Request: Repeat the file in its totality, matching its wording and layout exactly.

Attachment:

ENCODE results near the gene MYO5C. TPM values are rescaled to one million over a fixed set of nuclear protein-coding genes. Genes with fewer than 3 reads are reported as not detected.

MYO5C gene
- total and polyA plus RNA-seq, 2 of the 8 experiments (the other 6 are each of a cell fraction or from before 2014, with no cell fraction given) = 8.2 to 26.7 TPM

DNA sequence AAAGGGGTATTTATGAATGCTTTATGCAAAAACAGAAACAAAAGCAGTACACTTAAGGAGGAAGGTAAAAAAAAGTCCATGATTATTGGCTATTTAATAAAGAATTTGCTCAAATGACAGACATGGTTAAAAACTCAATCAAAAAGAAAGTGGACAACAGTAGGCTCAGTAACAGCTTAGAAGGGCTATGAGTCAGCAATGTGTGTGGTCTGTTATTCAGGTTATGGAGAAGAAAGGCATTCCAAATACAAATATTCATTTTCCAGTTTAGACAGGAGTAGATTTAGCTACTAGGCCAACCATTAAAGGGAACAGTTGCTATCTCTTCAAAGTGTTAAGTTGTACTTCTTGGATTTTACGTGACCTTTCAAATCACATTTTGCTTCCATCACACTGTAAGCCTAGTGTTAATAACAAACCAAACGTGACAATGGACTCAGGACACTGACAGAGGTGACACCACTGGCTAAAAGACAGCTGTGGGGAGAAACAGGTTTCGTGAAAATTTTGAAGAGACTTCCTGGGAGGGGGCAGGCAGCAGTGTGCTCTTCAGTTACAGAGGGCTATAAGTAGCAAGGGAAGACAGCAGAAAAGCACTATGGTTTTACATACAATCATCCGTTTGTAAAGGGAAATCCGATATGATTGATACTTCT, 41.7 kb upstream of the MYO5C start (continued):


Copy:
ENCODE results near the gene MYO5C. TPM values are rescaled to one million over a fixed set of nuclear protein-coding genes. Genes with fewer than 3 reads are reported as not detected.

MYO5C gene
- total and polyA plus RNA-seq, 2 of the 8 experiments (the other 6 are each of a cell fraction or from before 2014, with no cell fraction given) = 8.2 to 26.7 TPM

DNA sequence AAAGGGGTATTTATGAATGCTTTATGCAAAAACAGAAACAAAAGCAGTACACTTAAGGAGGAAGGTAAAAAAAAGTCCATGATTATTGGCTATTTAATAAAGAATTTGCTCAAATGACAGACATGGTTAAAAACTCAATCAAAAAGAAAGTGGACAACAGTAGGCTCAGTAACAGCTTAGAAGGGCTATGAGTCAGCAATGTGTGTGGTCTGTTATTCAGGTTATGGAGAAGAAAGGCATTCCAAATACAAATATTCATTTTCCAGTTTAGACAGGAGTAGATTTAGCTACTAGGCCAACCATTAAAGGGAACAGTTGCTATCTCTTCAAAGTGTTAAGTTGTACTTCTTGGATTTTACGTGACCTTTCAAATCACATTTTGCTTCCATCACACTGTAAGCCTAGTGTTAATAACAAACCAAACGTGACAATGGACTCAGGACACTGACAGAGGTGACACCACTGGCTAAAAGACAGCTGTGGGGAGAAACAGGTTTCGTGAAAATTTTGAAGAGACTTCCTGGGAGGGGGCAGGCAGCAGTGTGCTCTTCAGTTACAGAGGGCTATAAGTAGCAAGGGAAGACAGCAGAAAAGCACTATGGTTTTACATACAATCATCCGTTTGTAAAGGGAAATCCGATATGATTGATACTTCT, 41.7 kb upstream of the MYO5C start (continued):